Tuesday, December 13, 2011

Conversations in the Car

Here it is, the first day of my vacation. I haven't taken a vacation in about a year-and-a-half, and what do I do? I come up to hang out in a game store. In Albany. In the middle of December. I have the money to afford a trip to Cabo, even Aruba, but I wanted to spend time with George and my buddies up here in Albany. In a game store. In December. Oddly, my last vacation was in a July... in Albany... hanging out in a game store. I may not be right in the head...

Yesterday, I spent a good four hours driving up here with George Vasilakos. Now, the thing you may not know about game designers and industry professionals is that when you put two of us together, we end up talking about the hobby games industry. (When you put three of us together, you get a game! No, actually, you get three game designers bitching about the business, but there's a 43% chance of more alcohol.) People like to talk about what interests them, so I imagine it's the same for professional football players and podiatrists; they talk about football and feet.

The topics were far-ranging: Kickstarter (we talked a lot about Kickstarter), POD, printing, .pdfs, falling damage, sales and fulfillment, deck-building games (really?! A game about building your deck?), and catching up on the business gossip. Because almost as much as gaming professionals like their booze and strippers, we like to gossip. See, there's a secret history to the hobby games industry, one that we don't let you civilians know about. Trust me, that's a good thing. We talked over recent events, much of which I was unaware. Who moved to where, and why; who left where, and why; who should have gone bankrupt, but didn't, and why. So I have a lot of stuff swirling around in my head.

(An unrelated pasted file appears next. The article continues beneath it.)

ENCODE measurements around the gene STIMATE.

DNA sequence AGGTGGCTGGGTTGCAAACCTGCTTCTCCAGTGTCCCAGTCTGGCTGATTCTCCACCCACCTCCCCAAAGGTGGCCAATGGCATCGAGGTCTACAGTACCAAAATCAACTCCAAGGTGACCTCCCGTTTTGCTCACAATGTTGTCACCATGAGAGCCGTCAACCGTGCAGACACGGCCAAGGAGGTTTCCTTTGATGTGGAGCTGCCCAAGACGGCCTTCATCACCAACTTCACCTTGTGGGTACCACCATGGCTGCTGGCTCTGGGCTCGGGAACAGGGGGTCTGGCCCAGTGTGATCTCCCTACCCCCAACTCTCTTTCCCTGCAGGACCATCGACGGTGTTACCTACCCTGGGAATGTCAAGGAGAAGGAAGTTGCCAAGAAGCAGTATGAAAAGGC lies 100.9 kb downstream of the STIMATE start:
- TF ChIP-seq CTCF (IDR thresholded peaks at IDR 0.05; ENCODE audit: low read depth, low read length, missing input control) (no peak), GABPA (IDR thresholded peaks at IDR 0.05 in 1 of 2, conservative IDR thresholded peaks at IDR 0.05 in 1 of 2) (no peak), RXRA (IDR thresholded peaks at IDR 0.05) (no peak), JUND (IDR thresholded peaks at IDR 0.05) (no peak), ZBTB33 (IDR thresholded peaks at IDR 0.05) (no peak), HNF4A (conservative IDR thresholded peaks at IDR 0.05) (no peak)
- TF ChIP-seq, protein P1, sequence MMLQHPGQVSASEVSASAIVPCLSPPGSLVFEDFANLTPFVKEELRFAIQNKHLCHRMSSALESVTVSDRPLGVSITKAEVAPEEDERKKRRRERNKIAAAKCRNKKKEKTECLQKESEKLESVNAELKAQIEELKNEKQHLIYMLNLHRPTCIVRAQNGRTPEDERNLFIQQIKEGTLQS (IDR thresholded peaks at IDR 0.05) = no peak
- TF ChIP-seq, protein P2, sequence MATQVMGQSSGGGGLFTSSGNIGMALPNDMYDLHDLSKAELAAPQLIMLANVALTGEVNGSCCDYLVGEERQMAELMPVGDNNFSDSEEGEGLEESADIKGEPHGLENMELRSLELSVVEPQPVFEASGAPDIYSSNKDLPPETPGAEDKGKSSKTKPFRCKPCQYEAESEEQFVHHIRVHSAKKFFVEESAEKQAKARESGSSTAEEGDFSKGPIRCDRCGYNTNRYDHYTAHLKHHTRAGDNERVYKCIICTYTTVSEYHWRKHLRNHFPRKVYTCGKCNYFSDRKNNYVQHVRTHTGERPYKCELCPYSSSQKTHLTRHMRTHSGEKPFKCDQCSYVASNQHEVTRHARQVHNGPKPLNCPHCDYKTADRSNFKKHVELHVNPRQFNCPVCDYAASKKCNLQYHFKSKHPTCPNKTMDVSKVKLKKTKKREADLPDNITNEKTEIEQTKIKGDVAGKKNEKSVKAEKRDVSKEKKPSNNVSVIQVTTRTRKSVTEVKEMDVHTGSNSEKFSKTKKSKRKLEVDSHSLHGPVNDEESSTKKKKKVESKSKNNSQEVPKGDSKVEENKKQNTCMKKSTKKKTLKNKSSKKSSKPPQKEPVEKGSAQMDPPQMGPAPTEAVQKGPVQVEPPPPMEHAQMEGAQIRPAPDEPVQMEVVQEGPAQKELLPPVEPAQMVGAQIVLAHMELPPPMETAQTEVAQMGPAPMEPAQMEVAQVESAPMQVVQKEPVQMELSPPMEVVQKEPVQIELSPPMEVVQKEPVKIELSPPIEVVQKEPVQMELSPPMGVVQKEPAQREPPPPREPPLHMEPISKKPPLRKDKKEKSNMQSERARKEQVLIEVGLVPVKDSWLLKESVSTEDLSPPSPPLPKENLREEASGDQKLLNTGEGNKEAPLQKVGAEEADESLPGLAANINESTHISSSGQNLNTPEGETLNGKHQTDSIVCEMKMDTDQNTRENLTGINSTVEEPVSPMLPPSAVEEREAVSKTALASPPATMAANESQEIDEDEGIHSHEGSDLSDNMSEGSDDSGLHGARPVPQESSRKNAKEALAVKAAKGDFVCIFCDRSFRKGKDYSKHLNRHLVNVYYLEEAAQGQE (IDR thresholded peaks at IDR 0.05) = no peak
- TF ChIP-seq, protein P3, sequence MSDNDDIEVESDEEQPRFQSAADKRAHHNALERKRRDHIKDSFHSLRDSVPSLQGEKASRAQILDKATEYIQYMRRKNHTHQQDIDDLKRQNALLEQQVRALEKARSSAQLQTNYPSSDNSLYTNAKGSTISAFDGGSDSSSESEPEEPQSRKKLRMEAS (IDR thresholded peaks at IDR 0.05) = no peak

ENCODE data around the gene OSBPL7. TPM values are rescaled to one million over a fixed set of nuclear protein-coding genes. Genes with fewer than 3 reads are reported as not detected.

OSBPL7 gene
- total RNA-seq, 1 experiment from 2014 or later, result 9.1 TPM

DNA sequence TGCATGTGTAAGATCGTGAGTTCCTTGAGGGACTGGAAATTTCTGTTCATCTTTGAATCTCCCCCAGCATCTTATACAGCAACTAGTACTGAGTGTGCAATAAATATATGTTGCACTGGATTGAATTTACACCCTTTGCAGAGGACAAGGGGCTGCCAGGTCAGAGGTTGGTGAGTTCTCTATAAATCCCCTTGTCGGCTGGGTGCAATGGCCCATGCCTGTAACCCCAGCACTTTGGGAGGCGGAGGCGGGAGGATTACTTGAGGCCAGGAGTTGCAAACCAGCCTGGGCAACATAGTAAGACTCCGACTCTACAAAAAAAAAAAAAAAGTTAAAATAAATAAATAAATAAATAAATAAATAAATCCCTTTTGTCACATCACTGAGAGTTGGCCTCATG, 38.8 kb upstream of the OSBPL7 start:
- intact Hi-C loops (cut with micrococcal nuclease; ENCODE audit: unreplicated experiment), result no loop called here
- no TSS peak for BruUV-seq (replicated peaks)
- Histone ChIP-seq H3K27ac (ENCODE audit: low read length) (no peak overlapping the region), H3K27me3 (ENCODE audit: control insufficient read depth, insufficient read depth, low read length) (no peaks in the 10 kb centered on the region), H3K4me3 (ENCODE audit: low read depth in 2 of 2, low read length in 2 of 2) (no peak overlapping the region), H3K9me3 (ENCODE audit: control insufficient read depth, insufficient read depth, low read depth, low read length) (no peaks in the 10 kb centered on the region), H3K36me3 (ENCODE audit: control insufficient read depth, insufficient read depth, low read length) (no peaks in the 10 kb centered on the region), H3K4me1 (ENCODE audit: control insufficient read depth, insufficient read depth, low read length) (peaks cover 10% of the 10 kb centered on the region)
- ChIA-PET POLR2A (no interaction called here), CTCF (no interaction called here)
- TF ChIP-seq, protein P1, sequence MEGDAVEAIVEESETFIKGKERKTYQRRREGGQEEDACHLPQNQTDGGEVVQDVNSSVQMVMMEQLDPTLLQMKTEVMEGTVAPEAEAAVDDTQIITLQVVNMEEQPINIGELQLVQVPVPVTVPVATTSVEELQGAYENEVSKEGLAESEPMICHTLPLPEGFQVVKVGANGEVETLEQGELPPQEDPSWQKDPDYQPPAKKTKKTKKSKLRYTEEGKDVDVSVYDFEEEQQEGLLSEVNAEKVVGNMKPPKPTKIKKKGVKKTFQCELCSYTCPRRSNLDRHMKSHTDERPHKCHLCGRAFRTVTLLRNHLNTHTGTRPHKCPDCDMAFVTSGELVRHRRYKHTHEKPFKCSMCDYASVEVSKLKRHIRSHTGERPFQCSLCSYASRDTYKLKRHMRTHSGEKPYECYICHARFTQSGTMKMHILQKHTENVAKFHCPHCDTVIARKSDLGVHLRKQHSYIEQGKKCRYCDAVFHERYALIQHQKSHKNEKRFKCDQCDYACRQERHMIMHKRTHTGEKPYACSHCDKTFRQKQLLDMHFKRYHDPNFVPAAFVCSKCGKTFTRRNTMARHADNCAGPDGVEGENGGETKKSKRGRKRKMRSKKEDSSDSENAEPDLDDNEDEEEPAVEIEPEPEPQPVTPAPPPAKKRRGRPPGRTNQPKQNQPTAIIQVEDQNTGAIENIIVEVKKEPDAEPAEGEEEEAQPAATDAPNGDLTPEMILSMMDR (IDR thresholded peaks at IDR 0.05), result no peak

If you're hoping for juicy gossip, however, it ain't gonna happen. One of the things that game designers never do, or at least should know better than to do, is say unkind things about other games (or other people). At least in public. Because one day, the shoe will be on the other foot, and the tables turned, and other metaphors...

Okay, okay. One quick story. George was telling me about a new game called Zombie Outbreak. Now, you may not know it, but George publishes a little game called All Flesh Must Be Eaten. Apparently, when he went to their booth at a convention, and asked "why should I buy your game instead of AFMBE?" the answer was "because they're out of business." To which George replied: "Gee, that's strange, because their booth is only three aisles over..." Okay, so they were asshats. George doesn't hold a grudge, and he's a gracious man, and he stocks the game in his store. Face out. In the new games section right in the front of the store.

But then things move on-line, at, of all places, RPG.net. Big surprise. So the gamers are debating zombie games on the discussion boards, and the question comes up again: Why should we play this new zombie game rather than AFMBE? Someone posts "because there are rules for playing yourself..."

Uh, what?! Can't you do that with any RPG?

"No," says George. "Apparently, there are RULES for playing yourself."

Now, we don't know what that means. Will someone come to your house and beat the shit out of you if you give yourself more strength and charisma? Do you really want to play some pasty-faced fat guy with poor social skills during a zombie outbreak? Didn't you watch Zombieland?

So, for the rest of the trip, whenever we started talking about a game, my first question was "but are there RULES for playing yourself?!" When I got to Zombie Planet, I picked up some random RPG, and George would say "Dude, you don't want to play that. It doesn't have RULES for playing yourself..."

Because we're idiots, and that kind of humor appeals to us.

1 comment:

  1. Damn, that is one hella funny close. :D

    I guess that makes three of us now, since I did laugh out loud. And now cat is somewhat annoyed that I am typing this over him. Tough shit for him, it deserves comment.